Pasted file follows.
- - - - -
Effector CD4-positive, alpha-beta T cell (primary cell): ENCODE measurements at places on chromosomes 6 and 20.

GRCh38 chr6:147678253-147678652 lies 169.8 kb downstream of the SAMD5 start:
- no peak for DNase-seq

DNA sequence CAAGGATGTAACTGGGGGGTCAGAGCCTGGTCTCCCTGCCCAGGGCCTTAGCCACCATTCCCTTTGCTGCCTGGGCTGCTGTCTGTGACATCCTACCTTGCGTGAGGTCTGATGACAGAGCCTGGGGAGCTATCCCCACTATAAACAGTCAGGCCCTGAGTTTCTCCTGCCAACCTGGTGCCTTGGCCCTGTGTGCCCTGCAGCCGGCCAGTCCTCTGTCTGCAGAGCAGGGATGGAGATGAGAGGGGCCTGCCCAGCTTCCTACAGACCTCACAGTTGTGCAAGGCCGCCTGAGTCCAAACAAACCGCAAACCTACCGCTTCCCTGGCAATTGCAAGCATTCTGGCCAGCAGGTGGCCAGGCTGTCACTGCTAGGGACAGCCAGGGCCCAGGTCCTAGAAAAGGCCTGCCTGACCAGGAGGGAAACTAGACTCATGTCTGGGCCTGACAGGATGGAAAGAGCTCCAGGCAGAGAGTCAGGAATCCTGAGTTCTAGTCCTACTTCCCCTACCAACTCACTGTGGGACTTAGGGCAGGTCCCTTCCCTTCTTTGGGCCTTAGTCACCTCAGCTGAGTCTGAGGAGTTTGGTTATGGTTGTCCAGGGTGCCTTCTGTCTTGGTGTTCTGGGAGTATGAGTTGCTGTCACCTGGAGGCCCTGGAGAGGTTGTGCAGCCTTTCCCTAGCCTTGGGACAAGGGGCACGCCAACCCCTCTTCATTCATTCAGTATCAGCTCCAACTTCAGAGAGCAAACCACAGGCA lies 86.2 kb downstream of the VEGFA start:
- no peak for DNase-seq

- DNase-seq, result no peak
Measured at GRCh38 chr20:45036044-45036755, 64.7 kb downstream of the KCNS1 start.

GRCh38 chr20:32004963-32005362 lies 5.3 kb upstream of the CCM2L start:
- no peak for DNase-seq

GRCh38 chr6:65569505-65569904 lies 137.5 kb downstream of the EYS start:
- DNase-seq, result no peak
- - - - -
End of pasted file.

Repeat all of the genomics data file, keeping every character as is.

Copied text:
Effector CD4-positive, alpha-beta T cell (primary cell): ENCODE measurements at places on chromosomes 6 and 20.

GRCh38 chr6:147678253-147678652 lies 169.8 kb downstream of the SAMD5 start:
- no peak for DNase-seq

DNA sequence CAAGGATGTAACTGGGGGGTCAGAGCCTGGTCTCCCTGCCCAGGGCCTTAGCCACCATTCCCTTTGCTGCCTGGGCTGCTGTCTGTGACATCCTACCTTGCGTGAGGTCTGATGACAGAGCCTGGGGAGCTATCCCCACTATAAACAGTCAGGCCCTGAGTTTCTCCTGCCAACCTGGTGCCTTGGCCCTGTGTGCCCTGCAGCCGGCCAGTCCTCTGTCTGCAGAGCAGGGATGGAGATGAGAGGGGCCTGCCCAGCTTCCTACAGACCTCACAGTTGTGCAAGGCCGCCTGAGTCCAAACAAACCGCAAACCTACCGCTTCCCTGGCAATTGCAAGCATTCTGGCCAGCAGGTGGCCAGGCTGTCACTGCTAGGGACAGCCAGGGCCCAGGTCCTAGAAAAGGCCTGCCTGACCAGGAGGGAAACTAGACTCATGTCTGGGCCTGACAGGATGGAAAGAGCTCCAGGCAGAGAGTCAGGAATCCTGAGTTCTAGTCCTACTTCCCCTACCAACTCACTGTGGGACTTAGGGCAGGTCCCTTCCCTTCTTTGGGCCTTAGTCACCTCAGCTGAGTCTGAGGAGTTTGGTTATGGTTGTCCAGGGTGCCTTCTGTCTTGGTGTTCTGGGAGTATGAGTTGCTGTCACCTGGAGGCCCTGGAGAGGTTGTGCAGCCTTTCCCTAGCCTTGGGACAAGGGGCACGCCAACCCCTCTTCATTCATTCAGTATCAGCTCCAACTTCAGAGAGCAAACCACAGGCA lies 86.2 kb downstream of the VEGFA start:
- no peak for DNase-seq

- DNase-seq, result no peak
Measured at GRCh38 chr20:45036044-45036755, 64.7 kb downstream of the KCNS1 start.

GRCh38 chr20:32004963-32005362 lies 5.3 kb upstream of the CCM2L start:
- no peak for DNase-seq

GRCh38 chr6:65569505-65569904 lies 137.5 kb downstream of the EYS start:
- DNase-seq, result no peak